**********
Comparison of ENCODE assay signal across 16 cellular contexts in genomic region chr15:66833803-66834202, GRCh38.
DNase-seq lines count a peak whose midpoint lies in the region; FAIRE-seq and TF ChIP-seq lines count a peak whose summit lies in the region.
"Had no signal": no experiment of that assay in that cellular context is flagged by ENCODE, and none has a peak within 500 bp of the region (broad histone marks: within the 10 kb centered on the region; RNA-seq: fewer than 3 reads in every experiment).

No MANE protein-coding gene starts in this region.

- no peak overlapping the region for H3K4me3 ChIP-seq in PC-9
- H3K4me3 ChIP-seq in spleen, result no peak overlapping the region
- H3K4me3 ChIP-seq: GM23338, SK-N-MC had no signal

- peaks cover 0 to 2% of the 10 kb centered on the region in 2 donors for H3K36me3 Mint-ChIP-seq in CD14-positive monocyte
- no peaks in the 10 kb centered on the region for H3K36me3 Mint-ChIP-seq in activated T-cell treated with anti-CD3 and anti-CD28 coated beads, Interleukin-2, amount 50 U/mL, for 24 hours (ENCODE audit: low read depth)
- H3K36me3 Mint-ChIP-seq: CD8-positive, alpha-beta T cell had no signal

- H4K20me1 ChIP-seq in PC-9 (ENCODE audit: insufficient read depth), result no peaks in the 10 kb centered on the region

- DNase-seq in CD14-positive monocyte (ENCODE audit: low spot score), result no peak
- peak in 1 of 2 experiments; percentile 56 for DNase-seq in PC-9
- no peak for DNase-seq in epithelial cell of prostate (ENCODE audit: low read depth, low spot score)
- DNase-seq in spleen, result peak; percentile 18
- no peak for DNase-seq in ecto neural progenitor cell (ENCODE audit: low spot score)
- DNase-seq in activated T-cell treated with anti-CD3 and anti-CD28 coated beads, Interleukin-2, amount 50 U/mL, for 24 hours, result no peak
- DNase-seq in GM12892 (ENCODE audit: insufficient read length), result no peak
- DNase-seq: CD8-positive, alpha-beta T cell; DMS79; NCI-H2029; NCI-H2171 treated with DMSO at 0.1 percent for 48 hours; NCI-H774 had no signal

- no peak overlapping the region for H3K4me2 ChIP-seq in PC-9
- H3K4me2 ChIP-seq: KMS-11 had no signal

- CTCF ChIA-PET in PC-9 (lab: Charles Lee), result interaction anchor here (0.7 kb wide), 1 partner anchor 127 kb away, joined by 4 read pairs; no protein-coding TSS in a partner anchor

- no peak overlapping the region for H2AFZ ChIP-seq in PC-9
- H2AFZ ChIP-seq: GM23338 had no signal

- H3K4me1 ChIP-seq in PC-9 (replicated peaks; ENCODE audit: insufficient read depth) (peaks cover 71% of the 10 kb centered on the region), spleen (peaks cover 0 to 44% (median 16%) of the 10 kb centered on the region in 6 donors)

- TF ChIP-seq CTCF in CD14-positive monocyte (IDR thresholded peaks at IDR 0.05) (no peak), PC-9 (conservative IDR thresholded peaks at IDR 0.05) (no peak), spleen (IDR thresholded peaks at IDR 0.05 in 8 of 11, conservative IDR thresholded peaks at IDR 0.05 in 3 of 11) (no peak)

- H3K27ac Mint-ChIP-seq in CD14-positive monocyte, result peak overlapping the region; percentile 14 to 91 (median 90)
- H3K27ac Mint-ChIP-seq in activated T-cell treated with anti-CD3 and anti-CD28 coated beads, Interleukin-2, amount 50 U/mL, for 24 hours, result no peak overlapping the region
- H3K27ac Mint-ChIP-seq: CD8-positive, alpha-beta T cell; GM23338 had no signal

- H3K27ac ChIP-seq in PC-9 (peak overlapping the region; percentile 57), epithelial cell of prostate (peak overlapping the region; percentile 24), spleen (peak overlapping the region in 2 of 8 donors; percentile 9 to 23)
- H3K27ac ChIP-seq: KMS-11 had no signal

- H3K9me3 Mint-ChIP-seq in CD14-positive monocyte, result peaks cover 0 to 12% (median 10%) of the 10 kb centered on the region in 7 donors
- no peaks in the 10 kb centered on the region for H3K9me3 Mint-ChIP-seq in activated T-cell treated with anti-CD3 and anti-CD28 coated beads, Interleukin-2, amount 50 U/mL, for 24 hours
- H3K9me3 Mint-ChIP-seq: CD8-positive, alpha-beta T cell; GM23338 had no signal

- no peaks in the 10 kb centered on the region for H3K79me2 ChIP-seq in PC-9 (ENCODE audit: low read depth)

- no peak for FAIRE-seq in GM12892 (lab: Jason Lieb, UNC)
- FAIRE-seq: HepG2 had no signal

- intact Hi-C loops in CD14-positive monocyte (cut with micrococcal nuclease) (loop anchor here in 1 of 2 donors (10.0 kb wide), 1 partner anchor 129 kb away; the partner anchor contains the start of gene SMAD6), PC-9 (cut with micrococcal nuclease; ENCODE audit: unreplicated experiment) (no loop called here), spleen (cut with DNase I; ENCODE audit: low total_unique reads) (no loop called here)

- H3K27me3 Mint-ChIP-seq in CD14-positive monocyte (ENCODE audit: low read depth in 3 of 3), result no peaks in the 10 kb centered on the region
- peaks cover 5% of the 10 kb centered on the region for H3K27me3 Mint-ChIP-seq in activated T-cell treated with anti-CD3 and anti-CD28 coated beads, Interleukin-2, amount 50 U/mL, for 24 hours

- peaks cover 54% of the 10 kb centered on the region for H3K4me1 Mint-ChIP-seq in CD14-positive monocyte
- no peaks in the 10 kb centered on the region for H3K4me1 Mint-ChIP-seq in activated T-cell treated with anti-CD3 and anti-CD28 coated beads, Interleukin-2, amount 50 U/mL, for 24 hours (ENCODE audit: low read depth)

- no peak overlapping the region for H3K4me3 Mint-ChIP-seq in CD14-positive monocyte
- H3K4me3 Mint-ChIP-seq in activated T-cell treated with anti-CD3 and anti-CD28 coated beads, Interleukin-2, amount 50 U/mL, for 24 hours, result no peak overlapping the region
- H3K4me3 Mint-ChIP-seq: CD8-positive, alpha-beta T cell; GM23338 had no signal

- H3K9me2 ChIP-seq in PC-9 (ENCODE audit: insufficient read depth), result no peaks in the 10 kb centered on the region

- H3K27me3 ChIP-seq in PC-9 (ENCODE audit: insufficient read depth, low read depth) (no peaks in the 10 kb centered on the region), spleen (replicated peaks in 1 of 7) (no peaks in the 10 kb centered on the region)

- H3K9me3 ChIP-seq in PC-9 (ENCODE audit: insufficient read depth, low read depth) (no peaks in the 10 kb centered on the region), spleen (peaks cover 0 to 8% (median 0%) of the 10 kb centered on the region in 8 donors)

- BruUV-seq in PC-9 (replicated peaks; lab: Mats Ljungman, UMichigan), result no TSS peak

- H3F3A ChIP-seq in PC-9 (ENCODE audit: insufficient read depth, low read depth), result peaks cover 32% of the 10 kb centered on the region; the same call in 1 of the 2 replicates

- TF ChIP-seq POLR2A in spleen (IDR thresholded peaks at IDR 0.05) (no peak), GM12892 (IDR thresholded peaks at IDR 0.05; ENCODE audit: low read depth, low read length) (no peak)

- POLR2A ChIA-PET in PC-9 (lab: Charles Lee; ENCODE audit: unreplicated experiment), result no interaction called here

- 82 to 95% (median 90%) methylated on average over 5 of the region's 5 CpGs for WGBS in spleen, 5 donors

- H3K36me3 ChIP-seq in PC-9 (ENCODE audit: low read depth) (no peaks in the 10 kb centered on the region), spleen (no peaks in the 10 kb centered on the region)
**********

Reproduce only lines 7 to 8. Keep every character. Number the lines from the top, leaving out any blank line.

- H3K4me3 ChIP-seq: GM23338, SK-N-MC had no signal

- peaks cover 0 to 2% of the 10 kb centered on the region in 2 donors for H3K36me3 Mint-ChIP-seq in CD14-positive monocyte